Combined MS in health and medical sciences and MD degree (Joint Medical Program). The UC Berkeley-UCSF Joint Medical Program (JMP) is a five-year graduate/medical degree program. The pre-clerkship years are spent at UC Berkeley, engaging in a leading edge integrated Problem-Based Learning medical curriculum while simultaneously earning a master's degree (MS) in the Health and Medical Sciences at UC Berkeley's School of Public Health. After three years, students move across the bay to UCSF to finish their medical education and receive their medical doctorate (MD).
The doctor of public health (DrPH) is an interdisciplinary, professional degree program training doctoral students to be research leaders, public health policymakers, and public health practitioners. The DrPH program develops in its candidates all competencies included in the MPH program, with increased emphasis on the ability to initiate, organize, and pursue the investigation of significant problems or interventions in public health. The program is designed to be completed in three or four years for those applicants with an MPH from an institution accredited by the Council on Education for Public Health and at least two years of postgraduate professional public health leadership experience.
The doctor of philosophy (PhD) is primarily suited for individuals with goals in public health research or teaching. The Ph.D. program can last from two to five years and requires written and oral qualifying examinations as well as a dissertation. Students have access to all of the social science disciplines and professional schools at UC Berkeley, in addition to the core resources provided by the School.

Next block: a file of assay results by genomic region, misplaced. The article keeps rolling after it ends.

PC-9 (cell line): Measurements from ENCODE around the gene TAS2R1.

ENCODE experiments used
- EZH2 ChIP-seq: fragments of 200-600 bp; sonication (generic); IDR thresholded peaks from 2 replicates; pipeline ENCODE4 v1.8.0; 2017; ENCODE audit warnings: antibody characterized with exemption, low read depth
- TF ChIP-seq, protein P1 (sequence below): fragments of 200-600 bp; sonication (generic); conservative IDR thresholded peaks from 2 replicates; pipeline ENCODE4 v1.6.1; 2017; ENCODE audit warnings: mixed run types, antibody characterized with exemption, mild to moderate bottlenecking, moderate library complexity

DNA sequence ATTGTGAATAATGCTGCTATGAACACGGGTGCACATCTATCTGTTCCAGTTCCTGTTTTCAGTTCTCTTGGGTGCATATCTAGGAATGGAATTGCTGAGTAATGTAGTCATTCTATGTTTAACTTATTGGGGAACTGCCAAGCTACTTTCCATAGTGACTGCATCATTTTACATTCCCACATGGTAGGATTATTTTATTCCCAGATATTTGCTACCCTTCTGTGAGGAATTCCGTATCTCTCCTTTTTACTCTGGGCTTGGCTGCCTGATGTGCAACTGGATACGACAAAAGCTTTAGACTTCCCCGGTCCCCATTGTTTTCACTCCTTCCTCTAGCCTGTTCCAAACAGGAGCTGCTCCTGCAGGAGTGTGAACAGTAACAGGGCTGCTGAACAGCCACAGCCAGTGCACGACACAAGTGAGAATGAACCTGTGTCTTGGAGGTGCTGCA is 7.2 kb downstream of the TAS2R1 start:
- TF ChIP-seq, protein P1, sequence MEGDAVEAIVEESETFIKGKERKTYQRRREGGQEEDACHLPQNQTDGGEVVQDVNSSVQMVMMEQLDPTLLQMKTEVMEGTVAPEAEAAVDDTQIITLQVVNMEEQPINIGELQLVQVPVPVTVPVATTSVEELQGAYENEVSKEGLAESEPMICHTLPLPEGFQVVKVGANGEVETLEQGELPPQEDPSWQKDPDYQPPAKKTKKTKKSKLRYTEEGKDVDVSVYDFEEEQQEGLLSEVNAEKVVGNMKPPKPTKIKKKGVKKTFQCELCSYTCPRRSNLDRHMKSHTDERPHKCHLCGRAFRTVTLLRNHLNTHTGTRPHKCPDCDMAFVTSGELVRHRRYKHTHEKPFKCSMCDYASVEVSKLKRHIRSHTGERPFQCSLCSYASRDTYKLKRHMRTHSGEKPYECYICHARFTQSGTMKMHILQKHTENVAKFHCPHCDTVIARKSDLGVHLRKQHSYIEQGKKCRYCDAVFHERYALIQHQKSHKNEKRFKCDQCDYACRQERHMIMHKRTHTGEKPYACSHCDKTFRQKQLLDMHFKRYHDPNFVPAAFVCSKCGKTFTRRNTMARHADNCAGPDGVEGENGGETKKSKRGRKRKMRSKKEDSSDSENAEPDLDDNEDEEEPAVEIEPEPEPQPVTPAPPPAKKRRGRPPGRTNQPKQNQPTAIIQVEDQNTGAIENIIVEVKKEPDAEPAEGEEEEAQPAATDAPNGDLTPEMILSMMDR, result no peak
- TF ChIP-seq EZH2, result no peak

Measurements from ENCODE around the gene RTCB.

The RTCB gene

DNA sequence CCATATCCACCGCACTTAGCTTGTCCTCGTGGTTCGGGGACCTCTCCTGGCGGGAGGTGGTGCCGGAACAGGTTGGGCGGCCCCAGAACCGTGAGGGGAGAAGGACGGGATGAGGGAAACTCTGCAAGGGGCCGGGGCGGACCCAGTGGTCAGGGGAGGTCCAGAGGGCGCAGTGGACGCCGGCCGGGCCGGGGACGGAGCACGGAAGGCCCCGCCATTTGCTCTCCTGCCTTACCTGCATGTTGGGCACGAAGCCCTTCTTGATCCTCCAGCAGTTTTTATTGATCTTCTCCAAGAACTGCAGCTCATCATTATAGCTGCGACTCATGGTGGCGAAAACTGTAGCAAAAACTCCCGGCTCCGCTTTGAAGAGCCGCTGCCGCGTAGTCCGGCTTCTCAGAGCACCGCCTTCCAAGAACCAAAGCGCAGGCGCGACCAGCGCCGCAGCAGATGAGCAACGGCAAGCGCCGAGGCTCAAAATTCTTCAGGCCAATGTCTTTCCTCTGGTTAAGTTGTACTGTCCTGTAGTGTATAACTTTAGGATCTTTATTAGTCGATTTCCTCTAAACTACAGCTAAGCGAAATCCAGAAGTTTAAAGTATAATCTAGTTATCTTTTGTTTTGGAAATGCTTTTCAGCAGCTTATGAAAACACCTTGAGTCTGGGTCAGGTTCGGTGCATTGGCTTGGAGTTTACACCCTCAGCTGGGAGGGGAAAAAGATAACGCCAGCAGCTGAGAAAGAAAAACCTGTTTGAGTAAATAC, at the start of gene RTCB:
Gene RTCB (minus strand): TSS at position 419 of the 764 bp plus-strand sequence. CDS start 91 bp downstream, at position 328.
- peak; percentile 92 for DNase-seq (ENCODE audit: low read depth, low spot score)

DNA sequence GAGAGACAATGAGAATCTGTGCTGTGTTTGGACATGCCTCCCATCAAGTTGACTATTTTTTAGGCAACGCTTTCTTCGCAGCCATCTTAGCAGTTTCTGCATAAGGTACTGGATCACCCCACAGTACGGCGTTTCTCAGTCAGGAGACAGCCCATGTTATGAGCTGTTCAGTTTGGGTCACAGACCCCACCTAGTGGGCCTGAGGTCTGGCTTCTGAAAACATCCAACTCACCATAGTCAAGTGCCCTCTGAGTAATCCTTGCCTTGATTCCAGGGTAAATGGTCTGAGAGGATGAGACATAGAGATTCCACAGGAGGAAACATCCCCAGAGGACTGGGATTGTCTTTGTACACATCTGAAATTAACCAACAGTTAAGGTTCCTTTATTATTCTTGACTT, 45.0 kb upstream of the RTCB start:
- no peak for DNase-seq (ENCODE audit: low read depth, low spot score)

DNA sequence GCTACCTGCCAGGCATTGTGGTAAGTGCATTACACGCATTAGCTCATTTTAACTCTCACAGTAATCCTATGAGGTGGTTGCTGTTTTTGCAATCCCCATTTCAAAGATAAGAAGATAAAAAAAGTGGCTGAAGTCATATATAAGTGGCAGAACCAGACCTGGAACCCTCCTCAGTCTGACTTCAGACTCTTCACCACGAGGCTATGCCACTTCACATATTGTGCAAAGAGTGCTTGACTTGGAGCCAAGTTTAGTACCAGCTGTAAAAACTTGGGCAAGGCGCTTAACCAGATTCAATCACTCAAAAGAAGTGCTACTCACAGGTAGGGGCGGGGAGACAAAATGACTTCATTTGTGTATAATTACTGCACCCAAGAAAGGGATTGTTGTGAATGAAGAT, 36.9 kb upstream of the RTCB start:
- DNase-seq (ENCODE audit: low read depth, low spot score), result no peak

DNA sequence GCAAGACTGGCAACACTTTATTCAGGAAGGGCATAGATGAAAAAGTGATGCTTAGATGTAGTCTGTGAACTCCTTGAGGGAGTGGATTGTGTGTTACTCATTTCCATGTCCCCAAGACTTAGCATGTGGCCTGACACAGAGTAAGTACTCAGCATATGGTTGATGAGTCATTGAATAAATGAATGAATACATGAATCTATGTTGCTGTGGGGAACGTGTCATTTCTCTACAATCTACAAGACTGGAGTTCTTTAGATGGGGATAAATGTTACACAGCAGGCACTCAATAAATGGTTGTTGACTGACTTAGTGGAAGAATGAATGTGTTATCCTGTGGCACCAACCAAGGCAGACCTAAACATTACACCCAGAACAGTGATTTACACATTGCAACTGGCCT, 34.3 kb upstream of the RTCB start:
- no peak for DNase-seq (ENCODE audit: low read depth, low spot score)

We jointly administer the PhD degree in the following areas of study:
The bachelor of arts (BA) degree prepares students for graduate study in public health. Those who choose to work after obtaining their BA are usually employed by government, private, and nonprofit organizations in careers such as survey workers, educators, or research project associates. Undergraduate students in the College of Letters & Science at UC Berkeley can apply to major in public health after completing the lower-division requirements, generally at the end of the sophomore year.
The School offers joint, concurrent, and dual degree programs for students who are interested in combining other fields and disciplines with their public health studies. Some of these degrees are offered in conjunction with other schools or departments on the UC Berkeley campus, and others are in partnership with neighboring institutions.